Communications and Signal Processing Seminar
Communicating Delay-Sensitive and Bursty Information Over an Outage Channel
Abstract: In this talk, we consider a basic cross-layer queue-channel optimization problem for bursty and delay-sensitive information sources. In particular, we are interested in communications over outage-limited channels (with no feedback) when the number of bits that arrive at the transmitter during any time slot is random but the delivery of bits at the receiver must adhere to a strict delay constraint. In this setting, the errors experienced by the source of information, concatenated with an infinite buffer and a constant-rate outage-limited channel, are caused by either erroneous decoding at the receiver or violation of the delivery deadline. It is intuitive, then, that there is a trade off between reliability over the channel and timely delivery of information. After briefly revisiting the difficulty in quantifying the above trade-off in its classical Shannon Theoretic context, we take advantage of the high SNR analysis of outage-limited channels to go around this difficulty. Hence, the focus of the talk becomes to characterize the error performance of the overall system in the high SNR regime.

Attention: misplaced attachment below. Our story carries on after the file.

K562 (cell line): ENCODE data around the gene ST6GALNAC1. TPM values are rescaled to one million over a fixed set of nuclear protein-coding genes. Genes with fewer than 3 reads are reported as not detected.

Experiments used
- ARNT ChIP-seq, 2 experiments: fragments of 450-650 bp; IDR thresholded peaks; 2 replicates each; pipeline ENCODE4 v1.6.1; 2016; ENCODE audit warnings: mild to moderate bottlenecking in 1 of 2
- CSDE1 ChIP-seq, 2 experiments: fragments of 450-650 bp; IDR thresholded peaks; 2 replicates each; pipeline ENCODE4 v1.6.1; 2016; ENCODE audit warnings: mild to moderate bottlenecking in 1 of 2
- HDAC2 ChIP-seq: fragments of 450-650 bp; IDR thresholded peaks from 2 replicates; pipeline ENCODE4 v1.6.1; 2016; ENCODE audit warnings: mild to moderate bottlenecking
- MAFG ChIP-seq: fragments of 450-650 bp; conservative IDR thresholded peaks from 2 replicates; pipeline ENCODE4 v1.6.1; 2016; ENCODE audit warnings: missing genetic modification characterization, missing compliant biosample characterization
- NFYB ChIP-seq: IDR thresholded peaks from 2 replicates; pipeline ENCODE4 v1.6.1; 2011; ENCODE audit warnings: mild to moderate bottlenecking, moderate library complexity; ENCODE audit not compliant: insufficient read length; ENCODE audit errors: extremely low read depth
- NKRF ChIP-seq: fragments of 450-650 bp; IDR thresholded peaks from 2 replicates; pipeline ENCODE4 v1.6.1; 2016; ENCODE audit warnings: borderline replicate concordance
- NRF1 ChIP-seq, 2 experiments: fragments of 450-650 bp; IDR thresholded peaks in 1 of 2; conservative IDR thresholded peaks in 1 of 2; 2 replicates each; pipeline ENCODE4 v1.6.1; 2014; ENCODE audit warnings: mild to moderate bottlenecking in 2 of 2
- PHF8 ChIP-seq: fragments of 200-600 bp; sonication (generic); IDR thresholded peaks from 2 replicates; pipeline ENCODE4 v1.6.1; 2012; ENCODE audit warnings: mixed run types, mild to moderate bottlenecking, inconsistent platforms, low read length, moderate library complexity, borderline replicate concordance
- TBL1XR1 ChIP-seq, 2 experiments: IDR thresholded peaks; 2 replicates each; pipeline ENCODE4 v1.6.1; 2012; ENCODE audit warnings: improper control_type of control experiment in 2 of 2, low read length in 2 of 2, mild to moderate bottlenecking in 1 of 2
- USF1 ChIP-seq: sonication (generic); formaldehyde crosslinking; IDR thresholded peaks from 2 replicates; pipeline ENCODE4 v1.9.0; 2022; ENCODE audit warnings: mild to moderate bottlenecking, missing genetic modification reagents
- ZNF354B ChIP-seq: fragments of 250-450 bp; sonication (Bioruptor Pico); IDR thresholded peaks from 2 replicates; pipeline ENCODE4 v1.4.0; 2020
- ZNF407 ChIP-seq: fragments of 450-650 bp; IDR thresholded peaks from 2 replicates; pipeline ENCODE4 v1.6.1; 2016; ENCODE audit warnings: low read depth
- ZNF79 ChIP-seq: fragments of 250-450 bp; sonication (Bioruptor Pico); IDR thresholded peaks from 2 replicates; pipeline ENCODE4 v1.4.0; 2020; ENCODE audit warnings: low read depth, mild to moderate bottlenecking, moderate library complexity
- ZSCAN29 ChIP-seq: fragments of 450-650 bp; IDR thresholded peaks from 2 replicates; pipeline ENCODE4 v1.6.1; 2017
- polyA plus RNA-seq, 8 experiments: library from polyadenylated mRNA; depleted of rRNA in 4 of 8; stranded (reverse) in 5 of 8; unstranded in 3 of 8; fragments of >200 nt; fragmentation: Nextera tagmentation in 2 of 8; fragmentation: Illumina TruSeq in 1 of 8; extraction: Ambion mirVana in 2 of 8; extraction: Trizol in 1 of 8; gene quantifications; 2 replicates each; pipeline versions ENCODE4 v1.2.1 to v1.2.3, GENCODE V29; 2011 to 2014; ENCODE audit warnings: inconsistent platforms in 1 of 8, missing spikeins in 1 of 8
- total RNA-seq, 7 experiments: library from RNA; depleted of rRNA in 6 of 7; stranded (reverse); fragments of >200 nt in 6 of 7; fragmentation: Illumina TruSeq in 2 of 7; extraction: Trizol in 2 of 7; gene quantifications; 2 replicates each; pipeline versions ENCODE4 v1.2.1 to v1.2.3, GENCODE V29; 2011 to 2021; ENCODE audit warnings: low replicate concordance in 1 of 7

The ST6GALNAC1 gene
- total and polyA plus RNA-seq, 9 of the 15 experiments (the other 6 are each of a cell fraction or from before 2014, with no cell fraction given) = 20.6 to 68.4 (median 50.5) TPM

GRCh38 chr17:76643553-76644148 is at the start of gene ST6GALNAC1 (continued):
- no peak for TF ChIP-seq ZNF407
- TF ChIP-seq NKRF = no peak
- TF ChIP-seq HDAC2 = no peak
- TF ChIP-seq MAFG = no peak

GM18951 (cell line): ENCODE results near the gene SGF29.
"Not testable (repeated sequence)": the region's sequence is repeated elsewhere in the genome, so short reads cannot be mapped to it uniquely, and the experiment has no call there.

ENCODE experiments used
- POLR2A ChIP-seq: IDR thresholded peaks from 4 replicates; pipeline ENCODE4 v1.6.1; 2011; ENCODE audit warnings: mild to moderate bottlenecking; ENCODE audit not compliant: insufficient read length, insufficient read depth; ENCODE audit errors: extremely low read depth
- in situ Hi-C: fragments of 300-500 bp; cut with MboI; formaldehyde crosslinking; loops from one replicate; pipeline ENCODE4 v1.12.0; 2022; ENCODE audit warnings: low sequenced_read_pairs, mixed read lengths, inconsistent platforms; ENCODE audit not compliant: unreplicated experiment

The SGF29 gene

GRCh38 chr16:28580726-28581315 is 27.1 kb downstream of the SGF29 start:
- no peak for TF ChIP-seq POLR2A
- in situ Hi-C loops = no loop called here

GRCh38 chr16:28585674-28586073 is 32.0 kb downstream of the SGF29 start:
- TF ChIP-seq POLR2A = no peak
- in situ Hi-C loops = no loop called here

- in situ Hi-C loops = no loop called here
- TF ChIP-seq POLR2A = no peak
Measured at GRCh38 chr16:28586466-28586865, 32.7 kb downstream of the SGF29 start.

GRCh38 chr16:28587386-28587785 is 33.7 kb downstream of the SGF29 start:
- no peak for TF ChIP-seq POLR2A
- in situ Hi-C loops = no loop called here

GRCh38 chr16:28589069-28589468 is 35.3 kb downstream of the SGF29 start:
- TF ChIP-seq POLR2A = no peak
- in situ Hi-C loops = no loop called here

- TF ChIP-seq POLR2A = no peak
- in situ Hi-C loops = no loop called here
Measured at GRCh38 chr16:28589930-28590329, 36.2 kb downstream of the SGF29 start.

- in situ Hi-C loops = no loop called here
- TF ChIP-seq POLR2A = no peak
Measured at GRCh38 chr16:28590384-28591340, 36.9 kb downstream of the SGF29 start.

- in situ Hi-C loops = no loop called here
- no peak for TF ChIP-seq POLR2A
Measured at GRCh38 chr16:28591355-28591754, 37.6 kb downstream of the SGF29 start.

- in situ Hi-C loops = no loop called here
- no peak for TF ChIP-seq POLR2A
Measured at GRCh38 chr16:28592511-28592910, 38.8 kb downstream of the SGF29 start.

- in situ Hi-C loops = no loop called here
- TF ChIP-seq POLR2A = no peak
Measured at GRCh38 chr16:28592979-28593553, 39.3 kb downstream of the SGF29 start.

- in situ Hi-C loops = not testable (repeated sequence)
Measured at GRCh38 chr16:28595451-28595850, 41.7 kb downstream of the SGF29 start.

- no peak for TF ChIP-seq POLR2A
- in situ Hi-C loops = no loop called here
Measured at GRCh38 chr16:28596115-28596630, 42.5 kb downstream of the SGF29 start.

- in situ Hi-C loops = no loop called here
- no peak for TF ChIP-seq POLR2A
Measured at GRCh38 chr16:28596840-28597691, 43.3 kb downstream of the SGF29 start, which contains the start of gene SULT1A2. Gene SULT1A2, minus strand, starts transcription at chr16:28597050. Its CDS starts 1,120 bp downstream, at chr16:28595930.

This characterization motives novel queuing theoretic work on a many source large deviation analysis of queues with batch service and/or multi-queue systems with Max-Weight scheduling policies. In particular, we use a recent extension of contraction principle, due to Garcia, to arrive at the appropriate large-deviation of a queue concatenated by a channel. We show that the optimal decay behavior of the asymptotic error probability depends on how fast the burstiness of the source scales down with its mean, which itself scales with SNR. Furthermore, we identify a particular scaling of burstiness under which the optimal exponent of the total error probability reveals a tradeoff addressing the following fundamental question: How much of the delay budget and channel capacity should be utilized for gaining reliability over the channel versus accommodating the burstiness of the delay sensitive source?
Bio: Tara Javidi studied electrical engineering at Sharif University of Technology, Tehran, Iran from 1992 to 1996. She received the MS degrees in electrical engineering (systems), and in applied mathematics (stochastics) from the University of Michigan, Ann Arbor, in 1998 and 1999, respectively. She received her Ph.D. in electrical engineering and computer science from the University of Michigan, Ann Arbor, in 2002. From 2002 to 2004, she was an assistant professor at the Electrical Engineering Department, University of Washington, Seattle. She joined University of California, San Diego, in 2005, where she is currently an assistant professor of electrical and computer engineering.
Her research interests are in communication networks, stochastic resource allocation, stochastic control theory, and wireless communications.